The unveiling of Merck’s restructuring plans has triggered a wave of articles commenting on the wider implications of the move. David Shaywitz, M.D., Ph.D. (Director, Strategic and Commercial Planning at Theravance in South San Francisco, CA) writes in Forbes (12/29/2013) that pharma companies’ restructuring plans may save neither the companies carrying them out nor the pharmaceutical industry.

The reason that Merck and other pharma companies are carrying out these restructurings is that the companies are struggling to develop new drugs, and their internal labs are not producing them. The hope is that shifting from–as Dr. Shaywitz puts it–research and development to [external] search and development will produce more and better developable drugs. However, it may not do so. Outside partners may not necessarily know more about drug discovery than Merck Research Laboratories does.

The basic question then becomes why pharma companies are struggling to produce new products in the first place. One highly cited possibility is that Big Pharma companies are too bureaucratic, and thus inhibit their own ability to innovate. However, the underlying problem may well be that our understanding of biology–in health and disease–is limited.

The new President of Merck Research Laboratories, Roger M. Perlmutter, M.D., Ph.D. said, as quoted in another Forbes article:

“…if we’re discovering drugs, the problem is that we just don’t know enough. We really understand very little about human physiology. We don’t know how the machine works, so it’s not a surprise that when it’s broken, we don’t know how to fix it. The fact that we ever make a drug that gives favorable effects is a bloody miracle because it’s very difficult to understand what went wrong.”

Dr. Perlmutter then goes on to cite the example of statin drugs such as Merck’s Zocor (simvastatin) and Pfizer’s LIpitor (atorvastatin). Beginning in Merck’s own laboratories, under the company’s legendary R&D leader and CEO Roy Vagelos, statins were designed to lower blood cholesterol levels by inhibiting the enzyme HMG-CoA reductase. However, statins also appear to prevent atherosclerosis by a variety of other mechanisms (e.g., modulating inflammation). Thus their true mechanisms of action are not well understood.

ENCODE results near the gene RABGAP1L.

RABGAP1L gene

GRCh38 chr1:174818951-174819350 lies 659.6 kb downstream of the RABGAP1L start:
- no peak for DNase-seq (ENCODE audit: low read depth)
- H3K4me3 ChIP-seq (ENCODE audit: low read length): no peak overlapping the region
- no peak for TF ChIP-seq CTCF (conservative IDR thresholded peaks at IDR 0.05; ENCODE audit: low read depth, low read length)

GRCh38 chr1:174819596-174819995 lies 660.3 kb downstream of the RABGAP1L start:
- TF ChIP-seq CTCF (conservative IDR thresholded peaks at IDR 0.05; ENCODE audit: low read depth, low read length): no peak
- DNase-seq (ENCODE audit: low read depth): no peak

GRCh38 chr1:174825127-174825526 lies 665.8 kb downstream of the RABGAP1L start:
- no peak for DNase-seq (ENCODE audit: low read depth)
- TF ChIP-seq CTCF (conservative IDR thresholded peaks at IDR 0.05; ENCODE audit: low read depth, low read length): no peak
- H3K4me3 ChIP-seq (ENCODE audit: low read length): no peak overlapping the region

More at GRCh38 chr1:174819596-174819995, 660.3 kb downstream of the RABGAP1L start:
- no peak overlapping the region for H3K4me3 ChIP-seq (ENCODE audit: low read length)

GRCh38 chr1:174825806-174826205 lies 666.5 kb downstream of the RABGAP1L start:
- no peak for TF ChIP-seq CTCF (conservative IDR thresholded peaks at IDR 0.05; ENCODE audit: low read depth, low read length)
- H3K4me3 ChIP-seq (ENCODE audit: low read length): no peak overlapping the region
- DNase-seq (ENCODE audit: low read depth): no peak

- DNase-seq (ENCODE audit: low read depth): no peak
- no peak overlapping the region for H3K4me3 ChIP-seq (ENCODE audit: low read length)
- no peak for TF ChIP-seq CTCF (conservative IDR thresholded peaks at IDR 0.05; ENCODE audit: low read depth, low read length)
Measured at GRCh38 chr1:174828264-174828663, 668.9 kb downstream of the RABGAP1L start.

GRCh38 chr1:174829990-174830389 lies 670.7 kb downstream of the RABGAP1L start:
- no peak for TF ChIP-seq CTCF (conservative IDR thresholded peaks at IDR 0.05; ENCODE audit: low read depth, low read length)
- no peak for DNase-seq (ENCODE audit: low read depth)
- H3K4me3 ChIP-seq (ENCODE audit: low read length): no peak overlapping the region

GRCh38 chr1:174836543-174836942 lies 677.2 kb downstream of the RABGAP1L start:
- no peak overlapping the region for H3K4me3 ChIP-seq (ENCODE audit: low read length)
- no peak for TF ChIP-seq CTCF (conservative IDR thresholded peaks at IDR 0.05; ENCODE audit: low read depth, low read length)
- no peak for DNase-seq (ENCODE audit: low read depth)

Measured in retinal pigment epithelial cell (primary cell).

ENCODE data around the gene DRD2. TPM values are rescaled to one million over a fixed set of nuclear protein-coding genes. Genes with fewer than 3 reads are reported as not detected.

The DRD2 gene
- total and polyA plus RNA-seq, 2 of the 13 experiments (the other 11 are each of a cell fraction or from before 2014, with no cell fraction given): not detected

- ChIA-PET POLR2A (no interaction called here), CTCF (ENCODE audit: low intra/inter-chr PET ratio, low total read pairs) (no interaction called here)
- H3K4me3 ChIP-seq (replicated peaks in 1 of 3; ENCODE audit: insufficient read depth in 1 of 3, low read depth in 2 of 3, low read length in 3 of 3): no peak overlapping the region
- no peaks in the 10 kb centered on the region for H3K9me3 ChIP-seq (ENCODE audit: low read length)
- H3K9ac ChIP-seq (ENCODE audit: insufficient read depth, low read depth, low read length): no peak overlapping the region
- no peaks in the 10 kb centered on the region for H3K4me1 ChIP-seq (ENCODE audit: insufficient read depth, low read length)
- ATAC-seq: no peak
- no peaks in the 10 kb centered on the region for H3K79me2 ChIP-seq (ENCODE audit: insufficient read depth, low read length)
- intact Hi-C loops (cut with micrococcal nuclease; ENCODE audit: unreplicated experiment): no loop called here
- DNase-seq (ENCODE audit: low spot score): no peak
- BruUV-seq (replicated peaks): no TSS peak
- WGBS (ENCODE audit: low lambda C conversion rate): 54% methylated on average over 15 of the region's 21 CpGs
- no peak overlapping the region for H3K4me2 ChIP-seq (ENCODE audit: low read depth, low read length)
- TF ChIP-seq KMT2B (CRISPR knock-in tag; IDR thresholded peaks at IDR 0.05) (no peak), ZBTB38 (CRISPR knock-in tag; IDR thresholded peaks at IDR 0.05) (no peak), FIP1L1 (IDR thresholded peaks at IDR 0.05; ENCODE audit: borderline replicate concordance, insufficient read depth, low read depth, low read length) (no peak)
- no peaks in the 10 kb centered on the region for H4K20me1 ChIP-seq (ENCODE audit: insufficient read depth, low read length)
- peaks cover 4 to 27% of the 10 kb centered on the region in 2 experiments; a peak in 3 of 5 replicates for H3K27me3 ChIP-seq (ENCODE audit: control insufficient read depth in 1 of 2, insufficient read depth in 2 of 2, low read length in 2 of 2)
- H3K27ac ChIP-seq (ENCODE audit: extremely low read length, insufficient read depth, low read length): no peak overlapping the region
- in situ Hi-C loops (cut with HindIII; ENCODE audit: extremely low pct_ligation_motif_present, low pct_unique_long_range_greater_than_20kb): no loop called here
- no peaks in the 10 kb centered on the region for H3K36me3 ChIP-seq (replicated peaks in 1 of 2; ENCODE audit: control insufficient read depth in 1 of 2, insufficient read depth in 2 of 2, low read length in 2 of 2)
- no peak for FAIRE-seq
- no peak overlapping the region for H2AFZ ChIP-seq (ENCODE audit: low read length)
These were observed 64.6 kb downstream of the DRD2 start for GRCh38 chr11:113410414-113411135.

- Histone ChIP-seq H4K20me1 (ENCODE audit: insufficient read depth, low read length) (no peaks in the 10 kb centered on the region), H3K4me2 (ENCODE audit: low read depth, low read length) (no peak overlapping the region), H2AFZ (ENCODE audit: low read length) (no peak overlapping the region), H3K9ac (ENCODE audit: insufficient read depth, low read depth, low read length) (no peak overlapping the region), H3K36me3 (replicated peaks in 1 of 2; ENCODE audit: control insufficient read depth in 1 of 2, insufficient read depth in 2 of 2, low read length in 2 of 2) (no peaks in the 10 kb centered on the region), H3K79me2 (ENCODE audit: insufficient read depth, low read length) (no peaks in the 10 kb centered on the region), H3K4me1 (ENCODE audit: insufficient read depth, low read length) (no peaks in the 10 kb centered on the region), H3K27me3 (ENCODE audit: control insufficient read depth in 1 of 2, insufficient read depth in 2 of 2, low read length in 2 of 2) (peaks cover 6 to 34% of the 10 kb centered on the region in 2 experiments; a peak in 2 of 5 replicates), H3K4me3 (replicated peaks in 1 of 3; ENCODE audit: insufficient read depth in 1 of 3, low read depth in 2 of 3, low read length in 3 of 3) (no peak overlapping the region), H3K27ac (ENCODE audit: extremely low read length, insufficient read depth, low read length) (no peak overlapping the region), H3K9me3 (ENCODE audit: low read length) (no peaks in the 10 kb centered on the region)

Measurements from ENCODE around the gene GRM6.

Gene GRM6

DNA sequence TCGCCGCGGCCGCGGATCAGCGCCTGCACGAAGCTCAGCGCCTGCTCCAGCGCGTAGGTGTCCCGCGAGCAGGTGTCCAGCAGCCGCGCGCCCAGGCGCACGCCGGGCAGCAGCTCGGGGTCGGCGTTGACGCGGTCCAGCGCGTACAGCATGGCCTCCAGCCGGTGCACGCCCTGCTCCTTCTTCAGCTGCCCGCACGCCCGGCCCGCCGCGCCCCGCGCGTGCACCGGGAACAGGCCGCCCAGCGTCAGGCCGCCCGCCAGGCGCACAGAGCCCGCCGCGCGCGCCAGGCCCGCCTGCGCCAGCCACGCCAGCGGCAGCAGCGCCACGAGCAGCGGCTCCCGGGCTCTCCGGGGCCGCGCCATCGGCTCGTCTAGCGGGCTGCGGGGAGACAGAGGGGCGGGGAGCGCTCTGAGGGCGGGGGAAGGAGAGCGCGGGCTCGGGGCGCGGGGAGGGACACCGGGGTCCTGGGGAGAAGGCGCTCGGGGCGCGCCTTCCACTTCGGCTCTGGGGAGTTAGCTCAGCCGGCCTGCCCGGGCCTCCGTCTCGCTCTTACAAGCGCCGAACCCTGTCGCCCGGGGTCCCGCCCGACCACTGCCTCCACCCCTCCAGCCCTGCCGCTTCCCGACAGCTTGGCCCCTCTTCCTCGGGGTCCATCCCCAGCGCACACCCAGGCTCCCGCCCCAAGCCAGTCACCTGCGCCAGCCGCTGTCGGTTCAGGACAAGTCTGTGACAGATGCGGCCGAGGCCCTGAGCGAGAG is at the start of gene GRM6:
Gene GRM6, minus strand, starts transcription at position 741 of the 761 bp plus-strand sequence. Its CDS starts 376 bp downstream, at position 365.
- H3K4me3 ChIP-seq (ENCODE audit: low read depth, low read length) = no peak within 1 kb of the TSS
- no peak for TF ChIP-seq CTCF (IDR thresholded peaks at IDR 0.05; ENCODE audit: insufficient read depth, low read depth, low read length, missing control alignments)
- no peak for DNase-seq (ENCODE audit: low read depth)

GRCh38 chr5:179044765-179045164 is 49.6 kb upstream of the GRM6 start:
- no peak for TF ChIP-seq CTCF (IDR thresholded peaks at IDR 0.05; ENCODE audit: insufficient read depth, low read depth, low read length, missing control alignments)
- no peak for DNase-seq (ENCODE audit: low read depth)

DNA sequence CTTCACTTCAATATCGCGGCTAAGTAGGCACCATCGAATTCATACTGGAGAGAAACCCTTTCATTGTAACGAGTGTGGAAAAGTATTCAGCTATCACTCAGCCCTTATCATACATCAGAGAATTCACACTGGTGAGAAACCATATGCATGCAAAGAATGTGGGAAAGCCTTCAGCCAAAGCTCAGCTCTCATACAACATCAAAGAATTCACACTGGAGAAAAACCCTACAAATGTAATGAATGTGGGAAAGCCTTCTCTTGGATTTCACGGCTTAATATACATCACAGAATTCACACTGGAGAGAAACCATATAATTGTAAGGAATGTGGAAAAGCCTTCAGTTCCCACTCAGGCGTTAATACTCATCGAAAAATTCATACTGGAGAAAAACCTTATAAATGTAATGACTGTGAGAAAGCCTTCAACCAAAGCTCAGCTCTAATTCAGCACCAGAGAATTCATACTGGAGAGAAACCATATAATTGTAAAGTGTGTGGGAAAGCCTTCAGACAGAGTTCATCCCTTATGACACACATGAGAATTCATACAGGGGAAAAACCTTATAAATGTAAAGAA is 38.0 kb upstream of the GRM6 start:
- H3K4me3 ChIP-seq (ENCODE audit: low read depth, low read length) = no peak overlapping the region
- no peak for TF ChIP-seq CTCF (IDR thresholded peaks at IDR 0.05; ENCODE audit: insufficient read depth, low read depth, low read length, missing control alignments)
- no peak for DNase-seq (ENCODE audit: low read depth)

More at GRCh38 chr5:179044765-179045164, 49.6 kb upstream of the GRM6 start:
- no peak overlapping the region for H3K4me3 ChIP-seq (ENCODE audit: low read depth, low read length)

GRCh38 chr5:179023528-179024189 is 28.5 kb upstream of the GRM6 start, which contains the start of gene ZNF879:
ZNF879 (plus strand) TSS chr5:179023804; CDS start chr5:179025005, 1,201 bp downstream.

How can companies carry out biology-driven R&D?

Despite the fact that our knowledge of biology is limited, we and others have noted that the most successful drug discovery and development strategy in the last two decades or so has been biology-driven R&D. For example, this is the basis of the entire R&D program of such companies as Novartis and Genentech. How is it possible to conduct reasonably successful biology-driven R&D if our knowledge of human biology is so limited?

We have discussed reasons for the success of biology-driven R&D in our book-length report Approaches to Reducing Phase II Attrition, and in our published article in Genetic Engineering and Biotechnology News “Overcoming Phase II Attrition Problem”.

Briefly, biology-driven drug discovery has often utilized academic research into pathways, disease models, and other biological systems, which have been conducted over a period of years or of decades. Targets and pathways derived from this research are usually relatively well understood and validated, with respect to their physiological functions and their roles in disease.  Examples of drugs derived from such research include most approved biologics (e.g., Genentech’s Herceptin and Biogen Idec/Genentech’s Rituxan), as well as the numerous protein kinase inhibitors for treatment of cancers. It was the successful development of the kinase inhibitor imatinib (Gleevec/Glivec) that led Novartis to adopt its pathway-based strategy in the first place.